Entrance to the Western Cemetery
Tudor arch flanked by Gothic mortuary chapels
Highgate Cemetery, Swain's Lane, North London
Other Views of the Cemetery
Scanned image and text by Jacqueline Banerjee
Highgate Cemetery, or the Cemetery of St James, Highgate, is spread out on the southern slope of Highgate West Hill, lying to the west and east of Swain's Lane. The entrance to the original part, now known as the Western Cemetery, is through an archway flanked by two mortuary chapels — "buildings of Gothic design though laid out to a classical plan" (Weinreb and Hibbert 391). The architect was Stephen Geary, founder of the private London Cemetery Company. Opened and consecrated in 1839, the Western Cemetery can now only be visited on guided tours, and with restrictions on photography. It is by far the grander and more elegant of the two sides: the landscape gardener David Ramsay created winding lanes leading up though another arch, between Egyptian columns and obelisks, to the Egyptian Avenue. Under a bridge at the end of the avenue lies the Circle of Lebanon, with catacombs on a passageway built round a great Cedar of Lebanon. Above that is a terrace and the parish church of St Michael, where Coleridge lies buried under the central aisle. The setting and layout were much admired at the time: "Highgate [Cemetery] is peculiarly fortunate in its position — the slope of a picturesque hill, with the beautiful parish church just above, appearing to form a part of it, and below, at a little distance, the mighty metropolis outspread" (Saunders 174). Among the many famous Victorians buried in the Western Cemetery are the sculptors Henry Hugh Armstead, Edward Hodges Baily and Alfred Stevens; the engraver George Dalziel; the scientist and inventor Michael Faraday; the artist Charles Landseer; the poet Christina Rossetti, as well as Elizabeth Siddal and other members of the Rossetti family; and the novelist Mrs Henry Wood. Geary himself is also buried there.
On the other side of Swain's Lane lies an extension opened in 1857, which is known as the Eastern Cemetery. A tunnel, complete with a hydraulic system for lowering the coffins down, was built from the chapels to the new annexe, in order to avoid taking them across the road thronged with funeral carriages and crowds of mourners and visitors. The Eastern Cemetery is a more natural, even woodland, area, open for visitors to walk around by themselves. Here too are the graves of many distinguished Victorians, such as George Eliot, G. H. Lewes, Herbert Spencer, Frank Matcham (the architect of many London theatres, including the London Coliseum) and Sir Leslie Stephen. Perhaps the most famous grave of all is that of Karl Marx, though the celebrated edifice surmounted by Marx's head dates only from the mid-1950s, when his grave was moved from a more obscure spot in the cemetery.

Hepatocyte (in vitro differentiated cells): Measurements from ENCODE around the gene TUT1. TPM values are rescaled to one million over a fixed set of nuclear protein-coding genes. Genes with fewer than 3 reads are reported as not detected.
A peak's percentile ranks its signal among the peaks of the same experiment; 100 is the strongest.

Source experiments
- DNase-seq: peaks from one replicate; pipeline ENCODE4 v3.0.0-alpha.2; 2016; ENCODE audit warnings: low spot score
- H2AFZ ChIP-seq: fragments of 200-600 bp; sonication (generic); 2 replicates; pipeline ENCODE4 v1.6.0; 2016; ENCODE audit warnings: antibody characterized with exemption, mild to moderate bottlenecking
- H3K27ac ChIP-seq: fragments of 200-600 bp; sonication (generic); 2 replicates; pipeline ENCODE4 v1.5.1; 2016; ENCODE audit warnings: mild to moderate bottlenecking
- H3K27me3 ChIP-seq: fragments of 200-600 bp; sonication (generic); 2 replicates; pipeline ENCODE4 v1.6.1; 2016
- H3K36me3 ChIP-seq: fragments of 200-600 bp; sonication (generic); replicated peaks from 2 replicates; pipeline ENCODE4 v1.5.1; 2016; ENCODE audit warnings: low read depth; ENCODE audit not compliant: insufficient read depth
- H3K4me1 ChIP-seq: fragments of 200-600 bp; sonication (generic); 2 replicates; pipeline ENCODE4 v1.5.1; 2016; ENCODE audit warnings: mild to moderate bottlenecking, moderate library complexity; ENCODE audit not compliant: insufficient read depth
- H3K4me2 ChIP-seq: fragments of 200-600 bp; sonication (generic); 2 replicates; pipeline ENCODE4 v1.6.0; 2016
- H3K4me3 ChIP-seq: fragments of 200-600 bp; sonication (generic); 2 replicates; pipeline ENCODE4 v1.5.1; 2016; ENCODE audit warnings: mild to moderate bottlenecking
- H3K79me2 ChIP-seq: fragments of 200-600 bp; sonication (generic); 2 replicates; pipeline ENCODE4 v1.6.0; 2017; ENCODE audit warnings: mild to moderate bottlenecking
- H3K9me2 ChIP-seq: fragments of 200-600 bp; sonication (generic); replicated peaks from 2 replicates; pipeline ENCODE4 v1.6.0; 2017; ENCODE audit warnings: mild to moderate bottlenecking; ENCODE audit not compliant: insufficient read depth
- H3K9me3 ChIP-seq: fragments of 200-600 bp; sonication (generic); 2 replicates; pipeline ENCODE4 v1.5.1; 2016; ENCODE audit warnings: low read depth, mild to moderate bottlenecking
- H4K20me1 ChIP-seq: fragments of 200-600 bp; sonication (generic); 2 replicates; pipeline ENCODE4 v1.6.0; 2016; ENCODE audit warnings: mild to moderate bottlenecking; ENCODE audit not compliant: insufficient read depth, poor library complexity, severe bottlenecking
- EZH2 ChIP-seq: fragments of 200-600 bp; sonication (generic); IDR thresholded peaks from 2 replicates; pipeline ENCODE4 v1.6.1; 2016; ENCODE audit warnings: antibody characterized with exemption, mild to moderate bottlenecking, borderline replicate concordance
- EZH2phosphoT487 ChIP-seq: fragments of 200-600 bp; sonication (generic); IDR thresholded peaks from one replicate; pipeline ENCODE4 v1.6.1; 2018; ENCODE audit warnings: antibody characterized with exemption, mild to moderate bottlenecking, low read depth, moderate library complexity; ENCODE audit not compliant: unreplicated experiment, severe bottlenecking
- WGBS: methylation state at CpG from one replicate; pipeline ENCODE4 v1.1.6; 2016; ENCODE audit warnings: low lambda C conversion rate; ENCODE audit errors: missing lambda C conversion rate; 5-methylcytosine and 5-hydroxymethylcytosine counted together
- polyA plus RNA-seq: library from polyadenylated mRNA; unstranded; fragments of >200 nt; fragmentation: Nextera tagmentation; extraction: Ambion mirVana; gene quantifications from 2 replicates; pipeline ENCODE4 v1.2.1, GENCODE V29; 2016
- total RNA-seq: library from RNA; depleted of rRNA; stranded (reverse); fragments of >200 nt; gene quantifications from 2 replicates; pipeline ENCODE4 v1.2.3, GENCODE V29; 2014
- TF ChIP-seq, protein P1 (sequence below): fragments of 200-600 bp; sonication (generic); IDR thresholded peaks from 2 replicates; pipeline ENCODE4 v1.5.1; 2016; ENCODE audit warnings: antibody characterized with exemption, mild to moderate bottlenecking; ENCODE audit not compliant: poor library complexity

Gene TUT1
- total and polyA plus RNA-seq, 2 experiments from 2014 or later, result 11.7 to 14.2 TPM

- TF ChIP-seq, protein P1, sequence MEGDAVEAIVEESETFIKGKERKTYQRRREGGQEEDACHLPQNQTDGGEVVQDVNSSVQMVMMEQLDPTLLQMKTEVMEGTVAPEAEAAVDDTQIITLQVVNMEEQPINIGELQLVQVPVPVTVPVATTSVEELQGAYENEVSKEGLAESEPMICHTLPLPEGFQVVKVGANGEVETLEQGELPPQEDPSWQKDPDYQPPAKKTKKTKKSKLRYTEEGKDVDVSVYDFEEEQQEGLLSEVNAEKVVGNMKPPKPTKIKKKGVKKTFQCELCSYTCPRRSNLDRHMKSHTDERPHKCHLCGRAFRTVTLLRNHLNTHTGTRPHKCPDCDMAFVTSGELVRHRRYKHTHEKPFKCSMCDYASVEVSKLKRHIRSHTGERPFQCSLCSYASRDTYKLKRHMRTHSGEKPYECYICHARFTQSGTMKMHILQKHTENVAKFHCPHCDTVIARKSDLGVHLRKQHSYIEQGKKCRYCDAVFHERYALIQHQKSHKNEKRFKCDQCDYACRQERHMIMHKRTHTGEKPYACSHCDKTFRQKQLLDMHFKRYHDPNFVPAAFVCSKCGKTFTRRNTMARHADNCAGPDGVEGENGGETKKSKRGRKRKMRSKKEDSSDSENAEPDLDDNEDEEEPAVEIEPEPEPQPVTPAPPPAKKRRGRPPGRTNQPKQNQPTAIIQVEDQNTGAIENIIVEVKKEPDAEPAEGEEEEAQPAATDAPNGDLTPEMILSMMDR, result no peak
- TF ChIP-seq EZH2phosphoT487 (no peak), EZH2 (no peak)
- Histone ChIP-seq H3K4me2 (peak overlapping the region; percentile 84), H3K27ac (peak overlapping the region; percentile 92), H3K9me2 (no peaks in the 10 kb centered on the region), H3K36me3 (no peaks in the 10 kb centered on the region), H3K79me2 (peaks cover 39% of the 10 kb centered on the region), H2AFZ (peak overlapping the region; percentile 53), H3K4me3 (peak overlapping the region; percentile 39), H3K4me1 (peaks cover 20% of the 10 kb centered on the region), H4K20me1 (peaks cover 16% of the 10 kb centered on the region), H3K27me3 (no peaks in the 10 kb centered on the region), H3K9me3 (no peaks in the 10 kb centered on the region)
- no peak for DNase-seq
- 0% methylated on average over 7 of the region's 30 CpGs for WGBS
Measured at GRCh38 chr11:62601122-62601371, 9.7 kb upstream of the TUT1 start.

"Let green leaves and sweet-smelling flowers, fresh and beautiful as their own imaginations, wave around [those buried in London cemeteries]," gushed the contributor to Charles Knight's large collection of essays on London in 1843; "let us feel how sweetly they must 'sleep,' how serenely 'rest!'" (Saunders 176). However, the days when the Victorians picnicked among the tombs at Highgate and even sheltered from showers in the mausoleums are long gone. Many people believe that Bram Stoker found some of his inspiration for Dracula in Highgate Cemetery, and its air of decayed grandeur has made it a popular location for filming horror movies. The process of restoration may rescue it from its spooky reputation.
"The Egyptian Avenue and the Circle of Lebanon." The Highgate Cemetery website. Viewed 3 April 2008.
Friends of Highgate Cemetery. "Notes on Some of the Many Eminent People Buried in the Eastern Cemetery, Highgate." Available at the Cemetery Office.
Friends of Highgate Cemetery. "Notes on Some of the Many Eminent People Buried in the Western Cemetery, Highgate." Available at the Cemetery Office.
Pearson, Lynn F. Discovering Famous Graves. Princes Risborough, Bucks: Shire, 1998.
Saunders, J. "London Burials." London, Vol. IV, ed. Charles Knight. London: Charles Knight & Co., 1843. 161-176.
Weinreb, Ben and Christopher Hibbert. The London Encyclopaedia. London: Macmillan, rev. ed. 1992.
Last modified 3 April 2008